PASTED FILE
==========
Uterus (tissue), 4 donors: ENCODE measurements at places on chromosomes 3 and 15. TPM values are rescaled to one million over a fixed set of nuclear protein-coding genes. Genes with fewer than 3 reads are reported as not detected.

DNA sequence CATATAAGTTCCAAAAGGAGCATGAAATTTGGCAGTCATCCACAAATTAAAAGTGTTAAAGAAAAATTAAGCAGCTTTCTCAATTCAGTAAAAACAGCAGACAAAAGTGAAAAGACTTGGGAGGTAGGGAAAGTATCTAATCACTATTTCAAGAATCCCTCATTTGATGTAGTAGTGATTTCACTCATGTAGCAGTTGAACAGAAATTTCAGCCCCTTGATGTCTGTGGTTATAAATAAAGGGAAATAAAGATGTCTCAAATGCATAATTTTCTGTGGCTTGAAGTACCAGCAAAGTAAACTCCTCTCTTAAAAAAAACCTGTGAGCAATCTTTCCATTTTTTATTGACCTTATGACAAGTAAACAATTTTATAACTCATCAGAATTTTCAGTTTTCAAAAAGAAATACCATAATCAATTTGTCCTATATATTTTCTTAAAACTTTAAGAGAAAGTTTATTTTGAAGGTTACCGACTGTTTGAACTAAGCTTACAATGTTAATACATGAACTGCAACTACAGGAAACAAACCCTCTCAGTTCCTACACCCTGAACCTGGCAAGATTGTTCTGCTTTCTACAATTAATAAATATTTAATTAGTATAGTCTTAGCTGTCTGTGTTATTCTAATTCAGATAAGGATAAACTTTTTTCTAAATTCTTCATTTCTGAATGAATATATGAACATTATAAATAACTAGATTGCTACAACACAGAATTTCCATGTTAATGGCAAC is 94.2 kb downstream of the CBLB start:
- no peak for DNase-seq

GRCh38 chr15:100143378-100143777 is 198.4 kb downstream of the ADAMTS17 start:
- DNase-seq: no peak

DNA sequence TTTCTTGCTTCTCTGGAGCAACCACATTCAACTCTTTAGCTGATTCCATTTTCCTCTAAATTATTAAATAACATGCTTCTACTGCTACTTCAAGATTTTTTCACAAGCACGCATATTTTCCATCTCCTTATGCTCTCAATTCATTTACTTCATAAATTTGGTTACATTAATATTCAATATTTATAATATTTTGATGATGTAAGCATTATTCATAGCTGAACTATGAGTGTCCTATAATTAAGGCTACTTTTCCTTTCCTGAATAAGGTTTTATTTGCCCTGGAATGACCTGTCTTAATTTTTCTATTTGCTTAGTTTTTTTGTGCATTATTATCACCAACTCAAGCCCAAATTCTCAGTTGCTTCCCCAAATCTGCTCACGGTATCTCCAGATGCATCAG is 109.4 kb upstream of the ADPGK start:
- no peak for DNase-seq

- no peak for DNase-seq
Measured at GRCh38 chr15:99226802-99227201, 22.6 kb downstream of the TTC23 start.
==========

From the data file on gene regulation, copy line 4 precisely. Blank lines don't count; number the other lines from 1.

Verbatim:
GRCh38 chr15:100143378-100143777 is 198.4 kb downstream of the ADAMTS17 start: